River Bones

We picked bones off river shores. Bleached and bare. Deposits of the dead. Ghosts of unknown origin: A coyote killed deer. Cattle carried by current. They scattered banks down past our front yard. Those walls an ever changing container. North flow cutting through. Crumbling shore. Earth into water. Spring swells and summer shrink. Nature recycling itself through each season.

As kids we played there. Threw rocks to river. Lit fireworks to trigger an echo. Caught frogs, chopped heads, loaded line. Cast carrion and caught fish. Green skin and guts in their gullet. Threw them back or cooked for supper. Looked for more bones of long gone cattle.

On shore we discerned rocks and sticks from animal pillars. Thick white pieces mired in muck. Pulled each from earth’s grip. Wet sucking sounds of release. We sorted and scrubbed. Washed with water. Poked fingers through holes. Ran tips over jawbones. We didn’t think on these deaths. Just part of the process. River life teemed, well and abundant. Bucks, coyotes, fox, and fishers. Sometimes sighted, often unseen. They beat down grass to form animal paths. Beaver slides from bank to river.

Up high grew trees. Oak, ash, elm. Root nerves in soft dirt. Shells littered like casings. Their nuts sucked down by squirrels. Critters climbing cottonwoods. Those trees our towers. The ones that stood tallest. Went to seed. Fuzz to water. White dots riding the top with leaves and unmoored trees. Ones that fell from bank. From woods. From where we dug holes and hit metal. Burnt orange barbs of wire. Tetanus buried or snaked through timber. Indicators of an old cattle operation. Its cows slaughtered. Their carcasses scattered.

When water froze we rode sleds from top to bottom. Hill to shore. Plastic sheets skipping like ice boats. In later years we owned dogs. One sniffed a skull encased in ice. Froze to river. Antler and orbital exposed. The rest halfway to hell. The dog bit and pulled. Instructions from instinct. Each piece sucked and chewed like a five course supper. Digested by earth and animal. Each actor stripping flesh, fur, and sinew. Nature at work. Bones on the river.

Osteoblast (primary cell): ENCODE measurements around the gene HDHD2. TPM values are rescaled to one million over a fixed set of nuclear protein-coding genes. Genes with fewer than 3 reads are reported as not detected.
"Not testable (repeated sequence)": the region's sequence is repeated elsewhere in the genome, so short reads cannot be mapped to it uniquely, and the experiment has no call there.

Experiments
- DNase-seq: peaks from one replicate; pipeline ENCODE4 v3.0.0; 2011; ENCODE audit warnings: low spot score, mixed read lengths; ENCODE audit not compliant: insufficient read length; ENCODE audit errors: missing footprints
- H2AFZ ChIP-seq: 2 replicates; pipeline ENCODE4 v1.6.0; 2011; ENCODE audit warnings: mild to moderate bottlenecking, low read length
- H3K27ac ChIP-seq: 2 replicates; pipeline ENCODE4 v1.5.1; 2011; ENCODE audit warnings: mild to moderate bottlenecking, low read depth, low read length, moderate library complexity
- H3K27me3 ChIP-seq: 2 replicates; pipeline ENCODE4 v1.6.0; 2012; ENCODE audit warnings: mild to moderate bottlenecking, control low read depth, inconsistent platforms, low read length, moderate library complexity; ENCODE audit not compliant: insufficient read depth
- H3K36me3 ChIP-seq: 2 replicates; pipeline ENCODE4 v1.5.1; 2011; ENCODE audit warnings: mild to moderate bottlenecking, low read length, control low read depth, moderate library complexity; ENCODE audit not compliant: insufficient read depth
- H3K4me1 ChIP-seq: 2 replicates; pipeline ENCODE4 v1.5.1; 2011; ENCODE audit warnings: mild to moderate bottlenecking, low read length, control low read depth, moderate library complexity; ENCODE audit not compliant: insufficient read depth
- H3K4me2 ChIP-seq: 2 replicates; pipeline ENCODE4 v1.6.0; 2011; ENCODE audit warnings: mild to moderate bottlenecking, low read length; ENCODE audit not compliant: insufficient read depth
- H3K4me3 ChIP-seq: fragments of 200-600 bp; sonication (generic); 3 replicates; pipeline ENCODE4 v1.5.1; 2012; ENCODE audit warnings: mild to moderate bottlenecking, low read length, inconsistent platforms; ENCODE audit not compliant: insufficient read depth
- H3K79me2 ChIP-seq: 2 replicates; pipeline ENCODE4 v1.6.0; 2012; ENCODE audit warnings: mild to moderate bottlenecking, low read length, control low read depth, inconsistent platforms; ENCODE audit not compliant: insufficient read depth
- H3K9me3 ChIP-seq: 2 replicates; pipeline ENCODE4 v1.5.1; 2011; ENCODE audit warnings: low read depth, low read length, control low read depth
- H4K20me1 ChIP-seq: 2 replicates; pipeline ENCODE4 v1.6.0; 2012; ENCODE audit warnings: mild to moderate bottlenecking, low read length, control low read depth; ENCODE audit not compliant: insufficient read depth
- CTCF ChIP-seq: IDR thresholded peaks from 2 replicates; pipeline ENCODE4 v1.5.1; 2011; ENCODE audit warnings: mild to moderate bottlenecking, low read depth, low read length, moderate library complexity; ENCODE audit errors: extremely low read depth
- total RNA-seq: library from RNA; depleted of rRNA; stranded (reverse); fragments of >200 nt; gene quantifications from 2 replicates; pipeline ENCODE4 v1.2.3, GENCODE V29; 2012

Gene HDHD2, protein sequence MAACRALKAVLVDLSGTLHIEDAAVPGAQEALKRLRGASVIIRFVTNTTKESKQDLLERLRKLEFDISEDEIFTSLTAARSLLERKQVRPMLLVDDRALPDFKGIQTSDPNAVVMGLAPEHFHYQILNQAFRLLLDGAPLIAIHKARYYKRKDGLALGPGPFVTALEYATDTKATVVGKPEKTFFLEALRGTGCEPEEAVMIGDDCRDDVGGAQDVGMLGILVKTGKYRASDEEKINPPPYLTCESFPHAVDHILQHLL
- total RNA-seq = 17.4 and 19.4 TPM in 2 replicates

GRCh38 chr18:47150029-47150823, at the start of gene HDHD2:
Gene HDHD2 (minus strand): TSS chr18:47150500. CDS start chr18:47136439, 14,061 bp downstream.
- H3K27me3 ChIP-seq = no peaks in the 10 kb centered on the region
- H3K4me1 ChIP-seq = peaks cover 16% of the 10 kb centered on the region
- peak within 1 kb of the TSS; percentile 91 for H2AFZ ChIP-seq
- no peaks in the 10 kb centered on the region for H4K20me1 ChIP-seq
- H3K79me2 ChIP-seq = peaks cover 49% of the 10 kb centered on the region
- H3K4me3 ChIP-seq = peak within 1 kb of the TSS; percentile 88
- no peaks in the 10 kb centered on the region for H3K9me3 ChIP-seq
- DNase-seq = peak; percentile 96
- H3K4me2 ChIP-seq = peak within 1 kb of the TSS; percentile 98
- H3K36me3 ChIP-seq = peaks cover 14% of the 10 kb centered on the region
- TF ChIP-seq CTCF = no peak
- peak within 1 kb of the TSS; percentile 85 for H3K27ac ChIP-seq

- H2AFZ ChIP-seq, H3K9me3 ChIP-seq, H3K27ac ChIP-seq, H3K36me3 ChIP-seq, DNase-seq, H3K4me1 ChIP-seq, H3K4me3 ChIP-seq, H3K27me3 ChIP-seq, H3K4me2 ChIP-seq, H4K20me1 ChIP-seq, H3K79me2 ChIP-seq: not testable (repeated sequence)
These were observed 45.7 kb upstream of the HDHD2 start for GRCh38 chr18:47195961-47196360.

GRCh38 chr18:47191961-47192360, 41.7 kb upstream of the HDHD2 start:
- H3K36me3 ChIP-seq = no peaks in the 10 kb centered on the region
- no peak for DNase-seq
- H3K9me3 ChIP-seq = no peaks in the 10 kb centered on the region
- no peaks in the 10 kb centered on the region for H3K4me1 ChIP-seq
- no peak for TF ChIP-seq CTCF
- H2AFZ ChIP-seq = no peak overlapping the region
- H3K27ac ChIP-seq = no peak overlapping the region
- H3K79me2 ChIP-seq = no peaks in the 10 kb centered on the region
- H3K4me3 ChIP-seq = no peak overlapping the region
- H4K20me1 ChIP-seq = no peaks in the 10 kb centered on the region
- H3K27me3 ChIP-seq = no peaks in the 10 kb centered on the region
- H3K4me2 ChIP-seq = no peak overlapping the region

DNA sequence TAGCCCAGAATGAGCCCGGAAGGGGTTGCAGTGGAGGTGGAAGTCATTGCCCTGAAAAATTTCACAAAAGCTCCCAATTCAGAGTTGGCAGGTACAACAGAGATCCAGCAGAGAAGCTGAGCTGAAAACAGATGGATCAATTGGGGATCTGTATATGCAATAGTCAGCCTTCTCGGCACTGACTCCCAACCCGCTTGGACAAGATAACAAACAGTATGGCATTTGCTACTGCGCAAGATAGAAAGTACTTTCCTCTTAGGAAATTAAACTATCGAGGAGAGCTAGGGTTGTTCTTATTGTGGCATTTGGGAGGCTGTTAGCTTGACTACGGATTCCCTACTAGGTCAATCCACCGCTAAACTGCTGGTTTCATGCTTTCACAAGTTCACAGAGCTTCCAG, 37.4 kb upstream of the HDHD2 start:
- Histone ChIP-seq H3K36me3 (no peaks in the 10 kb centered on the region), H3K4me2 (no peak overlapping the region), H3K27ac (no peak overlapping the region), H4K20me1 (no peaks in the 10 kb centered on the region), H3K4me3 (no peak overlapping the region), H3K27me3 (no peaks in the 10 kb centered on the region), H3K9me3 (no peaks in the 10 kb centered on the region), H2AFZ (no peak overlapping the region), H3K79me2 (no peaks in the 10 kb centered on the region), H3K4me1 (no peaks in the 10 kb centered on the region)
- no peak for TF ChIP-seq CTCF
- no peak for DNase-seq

22 thoughts on “River Bones

  1. We must have lived in the same area-I think I remember this sort of scene. Although, yours is much clearer than my memories! (And generally the heads and hides were stuck in the lake over winter to be pulled out clean in the spring.)

    Liked by 2 people

    1. I grew up on a farm on the ND/MN border an hour from Canada. Right on the Red River which divides the two states. I believe you mentioned ND before!

      We found lots of bones on shore. I’m sure they were in the river too but it’s a mud bottom and thus too murky. In the ensuing years I’ve come across some pretty gnarly coyote kills where they’ve just massacred the shit out of a deer. Fun stuff!

      Liked by 1 person

  2. You got a really good use of short sentences here. Some people lose interest when it’s long-winded (though others prefer it). It’s like it’s already been sifted, like the bones out of the muck.

    Liked by 1 person

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